Abstract: Stressful housing conditions like social isolation have been shown to profoundly affect the physiology and health of various organisms which is rarely addressed in fish species. In the present study, we used a shoaling species, zebrafish, to investigate the stress reactivity of grouped and individually housed fish. We also hypothesized if isolation is a stressful condition may disrupt growth performance and innate immune response of individuals. To this end, fish were housed individually (social isolated treatment) or in groups of five fish (control treatment) for 60 days. Growth indices of fish were not affected by social isolation. Sixty-day social isolation did insignificant effect on baseline cortisol levels of specimens; however, individually housed zebrafish showed lower plasma cortisol to chasing stress than the control grouped fish. On the contrary, exposure to predator caused higher cortisol levels in social isolated fish. Serum lysozyme activity of isolated individuals was significantly lower than control fish, but activity of serum complement remained unchanged. Our results represent evidences that zebrafish experienced social isolation showed broad changes in physiological and immunological functions which may affect the quality of life.
      PubDate: 2017-07-19
      DOI: 10.1007/s10211-017-0270-7
       
  • Ethological and phenotypic divergence in insular fire salamanders: diurnal
           activity mediated by predation'
    • Authors: Guillermo Velo-Antón; Adolfo Cordero-Rivera
      Abstract: Phenotypic divergence can occur through both local adaptations and phenotypic plasticity in response to particular environmental pressures. Holocene land-bridge islands harbor recent isolated populations that offer an excellent natural framework to study the microevolutionary processes involved in rapid or ongoing phenotypic shifts. Two insular populations (Ons and San Martiño) of Salamandra salamandra in NW Iberian Peninsula exemplify these phenotypic shifts with a rapid evolutionary transition in reproductive mode and genetic differentiation since their isolation ca. 8000 years ago. We evaluate parallel phenotypic changes in body size and behavior. In particular, we (1) collected observational fieldwork data during diurnal and nocturnal transects in both islands for over a decade (2004–2016); (2) investigated the climatic conditions associated to fire salamanders’ activity; (3) compared physical condition between insular and mainland populations; and (4) used plasticine models and camera trapping to identify potential predators that might cause the observed diurnal activity in San Martiño Island. Our 13-year-long study shows that salamanders from San Martiño show mainly diurnal activity and are significantly smaller than salamanders from Ons and nearby continental populations. Overall, we present an exceptional case of behavior and phenotypic differentiation of an insular population of fire salamanders and suggest that this unusual behavior in the small population of San Martiño might be triggered by a response to predator pressure exerted by a dense population of Rattus rattus.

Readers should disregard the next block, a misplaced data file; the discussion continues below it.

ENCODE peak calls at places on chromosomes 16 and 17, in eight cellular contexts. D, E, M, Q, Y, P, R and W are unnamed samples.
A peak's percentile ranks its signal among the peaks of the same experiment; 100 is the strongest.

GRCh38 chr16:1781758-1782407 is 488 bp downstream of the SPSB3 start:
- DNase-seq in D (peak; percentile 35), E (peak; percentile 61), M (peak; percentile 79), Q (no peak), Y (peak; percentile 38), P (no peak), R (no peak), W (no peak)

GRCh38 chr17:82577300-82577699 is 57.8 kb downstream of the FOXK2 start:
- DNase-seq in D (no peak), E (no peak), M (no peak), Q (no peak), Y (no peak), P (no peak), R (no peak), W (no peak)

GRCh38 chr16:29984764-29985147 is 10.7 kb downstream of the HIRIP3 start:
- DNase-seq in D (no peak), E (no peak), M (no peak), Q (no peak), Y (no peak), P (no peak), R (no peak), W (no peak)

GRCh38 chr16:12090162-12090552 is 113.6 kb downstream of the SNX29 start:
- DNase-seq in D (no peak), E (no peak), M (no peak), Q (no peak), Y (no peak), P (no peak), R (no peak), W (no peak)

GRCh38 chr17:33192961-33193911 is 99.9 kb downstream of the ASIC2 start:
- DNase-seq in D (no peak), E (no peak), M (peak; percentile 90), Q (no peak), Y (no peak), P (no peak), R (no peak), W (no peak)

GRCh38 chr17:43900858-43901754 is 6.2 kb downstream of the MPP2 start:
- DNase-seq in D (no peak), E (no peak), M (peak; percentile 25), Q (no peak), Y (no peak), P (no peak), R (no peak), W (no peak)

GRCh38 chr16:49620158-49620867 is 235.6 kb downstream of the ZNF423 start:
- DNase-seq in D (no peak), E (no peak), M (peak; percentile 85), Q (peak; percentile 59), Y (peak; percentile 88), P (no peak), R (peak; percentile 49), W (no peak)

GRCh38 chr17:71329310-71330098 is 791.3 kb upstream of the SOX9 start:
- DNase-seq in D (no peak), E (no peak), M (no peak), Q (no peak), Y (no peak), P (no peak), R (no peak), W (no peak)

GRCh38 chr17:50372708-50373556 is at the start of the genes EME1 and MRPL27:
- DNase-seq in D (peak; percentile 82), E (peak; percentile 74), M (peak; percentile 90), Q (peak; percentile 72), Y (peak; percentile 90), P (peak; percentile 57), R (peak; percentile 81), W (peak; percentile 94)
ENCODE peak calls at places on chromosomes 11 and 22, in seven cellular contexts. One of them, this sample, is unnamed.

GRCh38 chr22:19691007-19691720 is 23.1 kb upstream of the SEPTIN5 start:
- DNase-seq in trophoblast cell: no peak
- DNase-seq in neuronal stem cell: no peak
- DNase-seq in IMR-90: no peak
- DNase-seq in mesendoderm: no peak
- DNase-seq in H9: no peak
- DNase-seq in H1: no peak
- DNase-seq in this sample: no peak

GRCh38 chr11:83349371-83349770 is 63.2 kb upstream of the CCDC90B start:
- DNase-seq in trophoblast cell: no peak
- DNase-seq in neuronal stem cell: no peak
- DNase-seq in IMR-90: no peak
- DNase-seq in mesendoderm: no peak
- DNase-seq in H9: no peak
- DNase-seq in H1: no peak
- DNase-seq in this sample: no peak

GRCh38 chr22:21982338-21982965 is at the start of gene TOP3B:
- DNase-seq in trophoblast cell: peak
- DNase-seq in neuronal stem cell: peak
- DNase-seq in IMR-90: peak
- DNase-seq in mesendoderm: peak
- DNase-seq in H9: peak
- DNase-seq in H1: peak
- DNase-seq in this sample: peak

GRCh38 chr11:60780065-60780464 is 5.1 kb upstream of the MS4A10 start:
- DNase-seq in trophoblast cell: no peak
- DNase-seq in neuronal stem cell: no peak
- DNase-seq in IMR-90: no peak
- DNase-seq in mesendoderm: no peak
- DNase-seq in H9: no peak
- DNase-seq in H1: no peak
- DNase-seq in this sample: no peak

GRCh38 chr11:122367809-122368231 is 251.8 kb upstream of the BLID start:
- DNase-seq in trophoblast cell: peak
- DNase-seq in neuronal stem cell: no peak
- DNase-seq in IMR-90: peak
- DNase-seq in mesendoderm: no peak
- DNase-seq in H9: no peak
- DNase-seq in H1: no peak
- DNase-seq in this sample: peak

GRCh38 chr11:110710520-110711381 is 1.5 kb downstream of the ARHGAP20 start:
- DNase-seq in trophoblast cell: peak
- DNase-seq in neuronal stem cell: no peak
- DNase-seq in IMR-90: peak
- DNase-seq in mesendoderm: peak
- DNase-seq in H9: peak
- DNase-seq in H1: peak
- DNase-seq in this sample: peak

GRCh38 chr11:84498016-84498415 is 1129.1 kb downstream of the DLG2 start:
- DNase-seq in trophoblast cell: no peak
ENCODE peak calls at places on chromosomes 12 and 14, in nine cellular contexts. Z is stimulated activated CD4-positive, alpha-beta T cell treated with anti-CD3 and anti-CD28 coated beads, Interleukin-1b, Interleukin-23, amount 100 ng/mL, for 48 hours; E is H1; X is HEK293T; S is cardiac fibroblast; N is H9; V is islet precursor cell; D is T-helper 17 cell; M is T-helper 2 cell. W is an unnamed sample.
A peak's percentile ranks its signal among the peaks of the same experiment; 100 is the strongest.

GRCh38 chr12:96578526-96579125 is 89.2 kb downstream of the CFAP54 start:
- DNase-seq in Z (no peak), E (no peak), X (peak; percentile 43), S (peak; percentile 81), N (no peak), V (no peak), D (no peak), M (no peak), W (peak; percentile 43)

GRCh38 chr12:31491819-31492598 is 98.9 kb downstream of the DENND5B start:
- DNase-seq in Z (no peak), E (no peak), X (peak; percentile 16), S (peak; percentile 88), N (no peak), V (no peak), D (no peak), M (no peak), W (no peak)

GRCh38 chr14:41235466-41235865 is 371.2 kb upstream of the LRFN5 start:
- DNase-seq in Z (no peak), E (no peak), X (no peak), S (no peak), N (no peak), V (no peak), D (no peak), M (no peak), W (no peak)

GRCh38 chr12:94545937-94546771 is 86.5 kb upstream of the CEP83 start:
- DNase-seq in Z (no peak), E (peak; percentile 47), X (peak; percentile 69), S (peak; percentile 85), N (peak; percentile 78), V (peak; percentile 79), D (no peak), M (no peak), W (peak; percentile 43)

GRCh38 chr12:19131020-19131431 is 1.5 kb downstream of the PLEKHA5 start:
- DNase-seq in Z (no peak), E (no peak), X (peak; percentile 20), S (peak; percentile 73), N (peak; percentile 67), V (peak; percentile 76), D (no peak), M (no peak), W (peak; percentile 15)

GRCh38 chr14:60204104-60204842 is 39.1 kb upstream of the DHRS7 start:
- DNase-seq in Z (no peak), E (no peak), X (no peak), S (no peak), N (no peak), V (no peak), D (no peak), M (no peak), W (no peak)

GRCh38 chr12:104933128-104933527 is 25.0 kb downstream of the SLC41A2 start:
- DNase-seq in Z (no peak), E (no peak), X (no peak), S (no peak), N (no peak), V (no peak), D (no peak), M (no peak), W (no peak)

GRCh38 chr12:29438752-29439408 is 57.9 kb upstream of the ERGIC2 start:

PubDate: 2017-07-06
      DOI: 10.1007/s10211-017-0267-2
       
  • Pregnant pipefish with a simple brooding surface loose less weight when
           carrying heavier eggs: evidence of compensation for low oocyte
           quality'
    • Authors: B. Miranda; N. Vieira; Nuno Monteiro